8. It’s a great challenge and can’t wait to see how it works out. I’d love to try this challenge soon. Though it will probably be easier since it’s just a family of two for us here in Manhattan. It will definitely be a great learning experience.

    Best fo luck!

  9. I love what you’re doing, and it certainly doesn’t seem like shopping on a budget has hurt what you put on the table one little bit.
    I have something for you over on my blog..come get it.

  10. Wow! I’m impressed that you’re doing this challenge and doing it so well!

  11. Great job, Linda. An inpirational and humbling blog; makes us all rethink our purpose on this planet, and to be thankful for what we’ve got. Dinner for 3 last night cost around $20 and I thought that was extremely reasonable, but would quickly exhaust a budget like that. Thank you!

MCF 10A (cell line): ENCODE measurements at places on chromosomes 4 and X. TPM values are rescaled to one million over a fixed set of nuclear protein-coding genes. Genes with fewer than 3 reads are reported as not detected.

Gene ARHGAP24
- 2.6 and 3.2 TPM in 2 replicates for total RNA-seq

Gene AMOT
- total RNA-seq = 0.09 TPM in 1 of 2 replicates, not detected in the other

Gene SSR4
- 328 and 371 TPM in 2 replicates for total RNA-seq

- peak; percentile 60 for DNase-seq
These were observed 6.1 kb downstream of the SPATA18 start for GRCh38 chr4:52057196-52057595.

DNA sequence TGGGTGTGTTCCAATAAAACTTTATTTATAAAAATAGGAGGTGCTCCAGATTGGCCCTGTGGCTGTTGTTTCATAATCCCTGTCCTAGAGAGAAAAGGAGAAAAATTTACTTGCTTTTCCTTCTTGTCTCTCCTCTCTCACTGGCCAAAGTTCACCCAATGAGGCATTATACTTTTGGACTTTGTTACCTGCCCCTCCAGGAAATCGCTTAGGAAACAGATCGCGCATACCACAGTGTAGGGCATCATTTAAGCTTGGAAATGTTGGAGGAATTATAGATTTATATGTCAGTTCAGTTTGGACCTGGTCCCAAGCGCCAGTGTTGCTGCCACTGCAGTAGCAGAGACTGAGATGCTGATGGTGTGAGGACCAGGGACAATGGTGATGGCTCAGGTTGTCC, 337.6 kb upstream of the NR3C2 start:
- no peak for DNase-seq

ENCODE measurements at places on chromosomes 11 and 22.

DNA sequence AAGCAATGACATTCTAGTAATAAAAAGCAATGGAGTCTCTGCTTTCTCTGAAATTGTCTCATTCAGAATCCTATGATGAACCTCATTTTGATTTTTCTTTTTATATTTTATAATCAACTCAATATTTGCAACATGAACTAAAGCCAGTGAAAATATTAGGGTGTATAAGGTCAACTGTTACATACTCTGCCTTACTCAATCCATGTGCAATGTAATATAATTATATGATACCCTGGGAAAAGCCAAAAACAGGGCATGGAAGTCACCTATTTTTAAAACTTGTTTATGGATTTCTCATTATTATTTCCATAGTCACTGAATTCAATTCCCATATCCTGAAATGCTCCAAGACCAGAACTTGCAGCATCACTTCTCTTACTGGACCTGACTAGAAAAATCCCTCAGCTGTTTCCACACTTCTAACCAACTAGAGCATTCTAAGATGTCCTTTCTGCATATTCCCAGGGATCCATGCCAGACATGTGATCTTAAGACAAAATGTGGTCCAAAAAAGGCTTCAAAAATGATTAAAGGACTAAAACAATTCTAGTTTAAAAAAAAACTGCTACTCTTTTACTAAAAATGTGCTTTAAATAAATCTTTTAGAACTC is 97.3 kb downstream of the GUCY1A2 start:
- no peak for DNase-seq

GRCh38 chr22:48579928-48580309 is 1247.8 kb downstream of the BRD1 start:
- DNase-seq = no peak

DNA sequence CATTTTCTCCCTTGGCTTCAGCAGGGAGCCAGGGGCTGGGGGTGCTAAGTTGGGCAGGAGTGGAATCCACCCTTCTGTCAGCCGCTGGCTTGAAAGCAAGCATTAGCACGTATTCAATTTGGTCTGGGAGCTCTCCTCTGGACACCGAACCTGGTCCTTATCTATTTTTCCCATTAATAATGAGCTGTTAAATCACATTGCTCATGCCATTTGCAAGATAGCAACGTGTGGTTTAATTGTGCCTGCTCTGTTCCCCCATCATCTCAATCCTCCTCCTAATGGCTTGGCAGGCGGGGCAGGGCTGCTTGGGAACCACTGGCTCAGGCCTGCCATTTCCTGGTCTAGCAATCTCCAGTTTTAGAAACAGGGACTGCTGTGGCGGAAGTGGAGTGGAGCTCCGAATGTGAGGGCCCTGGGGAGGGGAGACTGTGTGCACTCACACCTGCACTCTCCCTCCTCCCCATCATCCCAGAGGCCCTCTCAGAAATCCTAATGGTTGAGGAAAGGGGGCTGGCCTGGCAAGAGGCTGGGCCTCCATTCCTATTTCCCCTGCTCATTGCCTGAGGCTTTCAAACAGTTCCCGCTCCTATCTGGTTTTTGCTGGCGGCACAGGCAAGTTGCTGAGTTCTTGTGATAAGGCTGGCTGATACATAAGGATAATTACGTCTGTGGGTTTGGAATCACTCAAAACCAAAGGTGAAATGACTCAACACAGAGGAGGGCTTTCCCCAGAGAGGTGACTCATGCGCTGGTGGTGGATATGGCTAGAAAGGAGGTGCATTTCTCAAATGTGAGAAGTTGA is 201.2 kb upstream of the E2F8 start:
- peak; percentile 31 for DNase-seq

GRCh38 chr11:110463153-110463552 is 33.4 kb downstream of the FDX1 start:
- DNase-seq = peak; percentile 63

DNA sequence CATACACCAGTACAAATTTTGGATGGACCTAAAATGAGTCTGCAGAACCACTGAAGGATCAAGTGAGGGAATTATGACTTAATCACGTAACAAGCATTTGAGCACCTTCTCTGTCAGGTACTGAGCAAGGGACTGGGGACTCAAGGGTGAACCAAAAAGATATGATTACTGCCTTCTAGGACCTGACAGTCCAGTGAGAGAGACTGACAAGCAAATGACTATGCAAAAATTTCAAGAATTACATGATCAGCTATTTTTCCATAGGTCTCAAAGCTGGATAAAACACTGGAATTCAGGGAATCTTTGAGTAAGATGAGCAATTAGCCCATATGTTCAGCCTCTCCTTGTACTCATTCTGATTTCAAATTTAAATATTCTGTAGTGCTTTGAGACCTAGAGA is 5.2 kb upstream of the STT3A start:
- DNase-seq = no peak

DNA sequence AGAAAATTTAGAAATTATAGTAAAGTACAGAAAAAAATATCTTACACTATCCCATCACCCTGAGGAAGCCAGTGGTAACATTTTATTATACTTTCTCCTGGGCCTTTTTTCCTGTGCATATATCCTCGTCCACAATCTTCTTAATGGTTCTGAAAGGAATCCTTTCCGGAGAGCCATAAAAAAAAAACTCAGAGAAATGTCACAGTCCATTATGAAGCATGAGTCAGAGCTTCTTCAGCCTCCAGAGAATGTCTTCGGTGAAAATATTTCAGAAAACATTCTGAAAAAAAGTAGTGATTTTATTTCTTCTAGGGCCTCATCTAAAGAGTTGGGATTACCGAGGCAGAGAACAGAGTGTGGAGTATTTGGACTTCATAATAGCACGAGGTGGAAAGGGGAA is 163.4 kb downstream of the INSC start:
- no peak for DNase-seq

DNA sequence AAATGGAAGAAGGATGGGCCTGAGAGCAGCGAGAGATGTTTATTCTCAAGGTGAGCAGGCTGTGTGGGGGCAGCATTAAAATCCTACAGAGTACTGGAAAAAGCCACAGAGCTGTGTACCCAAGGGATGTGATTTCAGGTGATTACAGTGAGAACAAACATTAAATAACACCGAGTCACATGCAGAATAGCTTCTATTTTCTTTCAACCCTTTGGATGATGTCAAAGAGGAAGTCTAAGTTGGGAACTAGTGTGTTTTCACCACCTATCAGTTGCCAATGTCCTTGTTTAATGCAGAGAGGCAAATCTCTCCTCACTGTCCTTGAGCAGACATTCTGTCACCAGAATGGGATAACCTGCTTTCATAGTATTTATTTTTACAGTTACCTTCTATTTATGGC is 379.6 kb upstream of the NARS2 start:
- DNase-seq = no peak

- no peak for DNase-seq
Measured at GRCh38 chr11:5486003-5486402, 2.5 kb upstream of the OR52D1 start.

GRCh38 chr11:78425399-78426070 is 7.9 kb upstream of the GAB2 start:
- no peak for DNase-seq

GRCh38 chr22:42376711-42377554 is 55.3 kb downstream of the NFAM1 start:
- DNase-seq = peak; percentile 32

12. Hello Linda

    I admire you for you are doing. It must be really hard to change your eating habits and shoping habits when you are in USA. I grew up in Africa so I apprecite what you are doing. A lot of my recipes are cheap and don’t cost a lot to me. Please take a look when you get a chance.


  13. Great job, Linda! Beans were a smart choice, I think, and what you’ve said about growing and making your own staples is very inspiring. Sadly I can’t make salt easily in Chicago, but you’re encouraging me to finally get around to trying to cure my own meats!

  14. You are doing a wonderful job on this challenge Linda – bravo! Inspirational.

  15. excellent post Linda! I have yet to check out “Gross Out”, but if they are stocking organic I will give it a go. West Seattle Farmers Market (Sunday morning) is great for in season, well priced produce. Let me know if you want to run up there this Sunday – I’ll go with you.